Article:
As the UK celebrates 60 years of the reign of H.M. the Queen (incidentally the Patron of WWT), and reflects on her long-term of exemplary service in office, I thought it would be interesting and topical to draw attention to the longevity and tenacity of the flamingos as a species. An accurate, definitive lifespan of Phoenicopteriformes (the posh, technical term for the group that all flamingos belong to) is very difficult to find. In fact, scientists do not know precisely how long flamingos will, and can, live for. The famous ornithologist Leslie Brown who wrote a seminal text on flamingos at the end of the 1950s (and was studying lesser flamingos in the Rift Valley in East Africa in the same year as the Queen came to the throne) writes that, based upon his own calculations of birth and date rates, and overall numbers in the flocks that he saw, that the birds could be anything up to 130-years-old. It has often been pondered by those that study flamingos, “why do they live so long?” The substantial flocks at WWT are very useful models for looking at how these birds age, how long they can remain breeding for and just how long will they live for. Certainly, flamingos are a very hardy birds and in captivity they pose little problems to the vet looking after them. Aside from severe cold weather, broken legs and heart attacks from over-exertion, flamingos are more “diseases resistant” than many other birds. In their natural environment, flamingos face fewer predators than lots of other birds and because of their specialised habitat choice, they also face little competition from other animals wanting to eat the same food and live in the same area.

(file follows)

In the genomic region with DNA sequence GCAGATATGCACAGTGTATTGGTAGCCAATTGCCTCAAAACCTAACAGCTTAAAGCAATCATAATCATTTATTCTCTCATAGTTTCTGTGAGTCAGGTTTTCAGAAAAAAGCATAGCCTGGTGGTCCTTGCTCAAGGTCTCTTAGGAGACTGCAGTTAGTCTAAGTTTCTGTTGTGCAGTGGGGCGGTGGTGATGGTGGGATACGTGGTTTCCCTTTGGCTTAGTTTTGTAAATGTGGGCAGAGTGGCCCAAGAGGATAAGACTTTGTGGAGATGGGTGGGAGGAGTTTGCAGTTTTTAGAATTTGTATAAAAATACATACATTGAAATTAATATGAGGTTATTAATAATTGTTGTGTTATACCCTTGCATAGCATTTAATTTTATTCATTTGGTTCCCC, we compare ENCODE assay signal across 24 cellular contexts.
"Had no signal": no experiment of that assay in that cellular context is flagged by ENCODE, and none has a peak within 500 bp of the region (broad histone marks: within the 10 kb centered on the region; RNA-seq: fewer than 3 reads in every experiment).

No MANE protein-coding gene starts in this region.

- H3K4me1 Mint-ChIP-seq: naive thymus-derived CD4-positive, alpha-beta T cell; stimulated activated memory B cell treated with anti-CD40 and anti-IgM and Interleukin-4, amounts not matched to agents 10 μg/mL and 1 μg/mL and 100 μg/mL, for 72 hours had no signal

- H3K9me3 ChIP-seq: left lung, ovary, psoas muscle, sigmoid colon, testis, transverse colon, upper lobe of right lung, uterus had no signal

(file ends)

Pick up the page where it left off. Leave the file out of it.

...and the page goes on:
So to answer the question regarding why flamingos attain such a great age, you have to consider the bird’s habitat and it’s way of life. Flamingos are adapted to an environment that few other species are capable of living in. Hence they have an uninterrupted supply of food and no reason to compete with many other animals for their living space. This then means they can afford not to breed every year as they have few natural predators. Animals that only have few young in their lifetime will invest a lot in breeding when it does occur and hence are likely to have a prolonged lifespan because of this. Think about the elephant; with nearly a two year pregnancy, elephants are not going to have lots and lots of calves in their lifetime, but when they do produce a baby they look after it and invest a lot in it. Elephants also live for a very long time. The same “reproductive strategy” is used by the flamingo. Don’t have young every year but live for a long-enough time so that you can pick and chose when you do breed. Flamingos have the luxury of coming from a very specialised habitat that is unfavourable to other animals, therefore you reduce predation and competition. Consequently, the flamingo is a wonder of natural selection and a highly-refined product of evolution. There may even be flamingo alive at WWT Slimbridge, as well as in other collection around the world that are also celebrating their equivalent of a Diamond Jubilee this summer.